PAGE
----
One to one with Fleet Mortgages’ Mike Lane and Steve Cox

  • 28/06/2022
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One to one with Fleet Mortgages’ Mike Lane and Steve Cox
Victoria Hartley, group editor of Specialist Lending Solutions, sits down with professional buy-to-let lender Fleet Mortgages’ CEO Mike Lane (pictured) and chief commercial officer Steve Cox.


Starling Bank bought specialist buy-to-let lender Fleet Mortgages for £50m in July 2021, bringing its first chapter as a warehouse-funded lender to a close and opening the door to its bank-funded era.

In February this year, Bob Young retired after he and the team almost doubled lending to £782m over the 2021 financial year and new CEO Mike Lane was appointed. He admitted the change of title from chief operating officer hasn’t made seismic changes to his day-to-day, but that the umbrella has certainly ‘got bigger.’

“Suddenly, you’re very aware of the responsibilities, which are much greater to be honest with you. I’ve been really excited by the opportunity to actually do it. I’m engaged in taking the business forward and I have a vision in terms of where I want to take it. We built a really good business in the first place, so it’s not as if we’ve suddenly had to change direction.”

Starling’s chief executive, Anne Boden, called the Fleet Mortgages acquisition the start of its move into mortgages as an asset class and the bank bought a £500m mortgage portfolio from Masthaven earlier this month. The bank was also reportedly among the bidders for Kensington Mortgages which Barclays agreed to buy at the end of last week.

A quarter of Fleet’s 2021 business came from portfolio landlords and half from limited company applicants. The ‘acquisitive landlord community’ drove growth on the purchase side last year to 42 per cent of overall lending, with a higher proportion of its business coming from the Midlands and the North than ever before.

On any changes brokers might see from diversified funding lines, CEO Mike Lane confirmed Fleet sees plenty of road ahead to increase volumes in its current specialism and has ‘no immediate plans’ to edge toward mainstream residential mortgages or the other direction into more specialist areas like bridging.

“We’re good at what we do in terms of the specialist buy to let stuff and there’s plenty of scope for us to increase volumes. We haven’t exhausted where our expertise is yet before needing to do that,” said Lane.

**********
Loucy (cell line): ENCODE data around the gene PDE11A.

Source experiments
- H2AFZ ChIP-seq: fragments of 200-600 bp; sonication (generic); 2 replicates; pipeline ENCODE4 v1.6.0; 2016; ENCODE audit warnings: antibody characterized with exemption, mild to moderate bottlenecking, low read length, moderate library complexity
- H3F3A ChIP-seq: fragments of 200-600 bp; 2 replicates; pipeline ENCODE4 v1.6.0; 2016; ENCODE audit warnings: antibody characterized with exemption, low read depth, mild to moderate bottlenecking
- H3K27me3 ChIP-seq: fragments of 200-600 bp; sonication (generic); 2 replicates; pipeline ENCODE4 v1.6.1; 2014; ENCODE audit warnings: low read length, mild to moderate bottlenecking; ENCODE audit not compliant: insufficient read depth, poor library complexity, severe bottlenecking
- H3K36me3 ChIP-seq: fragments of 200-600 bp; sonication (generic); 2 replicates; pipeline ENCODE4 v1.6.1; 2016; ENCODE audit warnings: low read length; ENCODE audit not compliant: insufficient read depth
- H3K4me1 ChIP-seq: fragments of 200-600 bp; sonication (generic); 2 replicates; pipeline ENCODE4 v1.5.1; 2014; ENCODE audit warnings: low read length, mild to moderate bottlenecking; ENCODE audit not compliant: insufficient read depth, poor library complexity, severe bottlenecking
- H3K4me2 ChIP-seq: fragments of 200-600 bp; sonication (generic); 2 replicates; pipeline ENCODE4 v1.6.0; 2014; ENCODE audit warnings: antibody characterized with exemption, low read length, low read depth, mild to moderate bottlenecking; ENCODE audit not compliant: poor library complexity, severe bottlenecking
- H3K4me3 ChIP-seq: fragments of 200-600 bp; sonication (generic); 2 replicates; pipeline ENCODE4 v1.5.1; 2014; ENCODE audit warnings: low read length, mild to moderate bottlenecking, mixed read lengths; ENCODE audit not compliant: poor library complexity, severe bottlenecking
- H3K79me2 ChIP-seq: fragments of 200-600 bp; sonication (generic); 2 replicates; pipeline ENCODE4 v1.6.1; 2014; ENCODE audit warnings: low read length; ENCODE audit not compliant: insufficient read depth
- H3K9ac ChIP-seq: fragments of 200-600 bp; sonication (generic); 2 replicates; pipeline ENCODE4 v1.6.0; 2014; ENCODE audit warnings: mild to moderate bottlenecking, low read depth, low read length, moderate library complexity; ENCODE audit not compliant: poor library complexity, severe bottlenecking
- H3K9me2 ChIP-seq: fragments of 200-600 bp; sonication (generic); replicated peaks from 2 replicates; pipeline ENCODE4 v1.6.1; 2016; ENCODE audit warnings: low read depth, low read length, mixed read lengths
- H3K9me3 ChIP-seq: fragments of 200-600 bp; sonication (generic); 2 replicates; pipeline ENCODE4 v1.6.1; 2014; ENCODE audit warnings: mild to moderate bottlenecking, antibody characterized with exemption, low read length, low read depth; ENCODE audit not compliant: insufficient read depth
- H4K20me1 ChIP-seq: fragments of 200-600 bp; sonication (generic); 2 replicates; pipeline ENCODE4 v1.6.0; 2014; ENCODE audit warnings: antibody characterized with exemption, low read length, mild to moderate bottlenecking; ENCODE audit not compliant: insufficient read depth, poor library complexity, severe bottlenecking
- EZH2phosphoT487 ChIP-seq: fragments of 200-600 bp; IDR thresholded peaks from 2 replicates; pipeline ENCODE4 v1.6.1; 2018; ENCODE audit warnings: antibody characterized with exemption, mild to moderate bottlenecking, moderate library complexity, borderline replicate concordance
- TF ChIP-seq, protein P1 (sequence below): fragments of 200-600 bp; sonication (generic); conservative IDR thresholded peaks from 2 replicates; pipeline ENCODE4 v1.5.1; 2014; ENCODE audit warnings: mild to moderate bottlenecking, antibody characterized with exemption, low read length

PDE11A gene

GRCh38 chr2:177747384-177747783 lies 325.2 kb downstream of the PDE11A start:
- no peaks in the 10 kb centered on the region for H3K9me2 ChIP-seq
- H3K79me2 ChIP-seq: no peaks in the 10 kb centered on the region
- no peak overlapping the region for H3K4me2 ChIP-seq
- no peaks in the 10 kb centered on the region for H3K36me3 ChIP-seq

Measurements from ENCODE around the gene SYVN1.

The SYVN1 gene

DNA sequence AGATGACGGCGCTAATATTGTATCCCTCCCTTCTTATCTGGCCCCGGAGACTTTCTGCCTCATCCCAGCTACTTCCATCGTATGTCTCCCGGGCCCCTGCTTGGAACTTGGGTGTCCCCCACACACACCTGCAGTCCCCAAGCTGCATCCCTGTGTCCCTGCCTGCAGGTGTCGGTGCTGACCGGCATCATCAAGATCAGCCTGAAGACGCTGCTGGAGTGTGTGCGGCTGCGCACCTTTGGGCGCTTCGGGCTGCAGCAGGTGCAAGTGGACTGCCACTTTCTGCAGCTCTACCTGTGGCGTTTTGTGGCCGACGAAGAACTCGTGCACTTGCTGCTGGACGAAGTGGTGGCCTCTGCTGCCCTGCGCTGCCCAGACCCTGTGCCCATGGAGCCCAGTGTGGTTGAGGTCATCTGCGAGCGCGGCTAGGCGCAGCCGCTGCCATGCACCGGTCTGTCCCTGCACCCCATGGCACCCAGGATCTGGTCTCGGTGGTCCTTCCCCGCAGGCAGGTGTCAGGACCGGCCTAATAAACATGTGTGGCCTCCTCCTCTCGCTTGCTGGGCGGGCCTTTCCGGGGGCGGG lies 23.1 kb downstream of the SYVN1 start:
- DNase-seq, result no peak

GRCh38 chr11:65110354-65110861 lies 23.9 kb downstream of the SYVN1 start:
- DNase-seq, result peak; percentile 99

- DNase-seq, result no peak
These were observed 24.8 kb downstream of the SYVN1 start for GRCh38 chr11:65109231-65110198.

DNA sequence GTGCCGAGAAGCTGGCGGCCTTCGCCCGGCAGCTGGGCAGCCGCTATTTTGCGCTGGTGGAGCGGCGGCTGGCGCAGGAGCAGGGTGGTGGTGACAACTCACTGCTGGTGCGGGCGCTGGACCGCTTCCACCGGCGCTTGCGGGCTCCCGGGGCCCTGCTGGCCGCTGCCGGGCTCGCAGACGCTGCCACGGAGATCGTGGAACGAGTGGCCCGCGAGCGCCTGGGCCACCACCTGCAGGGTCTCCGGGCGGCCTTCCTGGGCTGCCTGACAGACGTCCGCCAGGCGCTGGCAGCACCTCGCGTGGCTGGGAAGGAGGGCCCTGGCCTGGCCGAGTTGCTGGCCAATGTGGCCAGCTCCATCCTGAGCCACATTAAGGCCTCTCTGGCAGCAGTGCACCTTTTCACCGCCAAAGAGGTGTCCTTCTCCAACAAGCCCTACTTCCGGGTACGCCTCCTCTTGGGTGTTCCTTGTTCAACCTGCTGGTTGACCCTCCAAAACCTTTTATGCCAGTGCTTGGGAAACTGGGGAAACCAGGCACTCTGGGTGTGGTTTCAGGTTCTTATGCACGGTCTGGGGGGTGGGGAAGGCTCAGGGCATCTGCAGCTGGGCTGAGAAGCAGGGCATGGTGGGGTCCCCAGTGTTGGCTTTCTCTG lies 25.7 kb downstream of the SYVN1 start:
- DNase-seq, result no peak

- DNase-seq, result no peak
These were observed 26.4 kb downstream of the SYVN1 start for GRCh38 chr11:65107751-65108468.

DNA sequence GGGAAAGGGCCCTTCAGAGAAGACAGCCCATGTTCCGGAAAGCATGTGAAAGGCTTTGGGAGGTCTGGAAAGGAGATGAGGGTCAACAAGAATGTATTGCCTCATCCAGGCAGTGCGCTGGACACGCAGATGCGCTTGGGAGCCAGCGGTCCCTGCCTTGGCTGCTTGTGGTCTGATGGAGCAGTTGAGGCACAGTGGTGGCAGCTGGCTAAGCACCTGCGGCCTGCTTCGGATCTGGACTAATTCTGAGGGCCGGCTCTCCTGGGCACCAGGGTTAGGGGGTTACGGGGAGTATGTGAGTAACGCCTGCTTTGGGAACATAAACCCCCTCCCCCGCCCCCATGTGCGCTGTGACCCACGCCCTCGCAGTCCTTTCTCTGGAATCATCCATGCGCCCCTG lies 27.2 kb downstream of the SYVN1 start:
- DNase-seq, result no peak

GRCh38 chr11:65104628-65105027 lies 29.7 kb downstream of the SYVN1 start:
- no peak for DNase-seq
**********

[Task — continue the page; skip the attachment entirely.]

He added that Fleet has plenty of interesting discussions in-house about where lending might go or the opportunities Starling might see, especially as the bank is heading toward an IPO in the short-term. However, he said: “We just don’t have the bandwidth to leap into adjacent markets, despite growing and recruiting – we’re up to 130 full-time employees right now. We don’t want to take our eye off the ball.”

CCO Steve Cox said preserving service in line with growth was paramount.

“Probably at least half of what we do on price is about capability to process and preserve service. So at times in the last couple of months, probably as we go through the next few weeks, we will go up in price, not necessarily due to pure commercial pressures, more that if we get left holding the baby service will fall over and then all the hard work goes out the window,” he said.

“What we’ve seen particularly in the last six months or so, is that a lot of the capital market funders have drifted out of the market. They’ve drifted out because of market rates. We’ve stayed in the market. So your bank based lenders have drifted towards the top of the pile, if you like, in terms of the major competitors in the market at the moment


Outlook for buy to let

On the coming year, Cox said all the macro-economic factors including the lack of social housing point to a strengthening backdrop for buy to let.

“When the economy and life are uncertain, tenancy demand rises. Either people can’t buy property or are unconfident to buy and as interest rates rises, that will take people out again on affordability.”

“People have got to live somewhere. It’s as simple as that,” he added.

Cox said landlords are manoeuvring to capitalise on superior rental yields in the Midlands and northern university towns, or Houses of Multiple Occupation (HMO), because landlords can’t get the same capital growth in the South East.

The green drive to decarbonise housing stock to the required A to C Energy Performance Certificate level and the subsequent remortgage push is an opportunity for brokers, who can advise landlords on how to restructure finances to drive renovations, said Cox, wherever the final deadline for the work ends up.

He added that advisers are the only people in a position to do the discovery work for portfolio landlords and discuss the ability of lenders to offer further advances, which warehouse lenders can’t under their funding agreements, adding that a Fleet-to-Fleet remortgage option is currently under review.

Fleet expects there to be an extension to the PRS’s deadline of 2025 for the green rehabilitation of all buy-to-let housing stock. Plenty of landlords are taking on the work, others might simply try to sign a rental agreement extension the day before the deadline to swerve it, but it is creating an energy that’s just going to ‘keep galvanising the market,’ said Cox.

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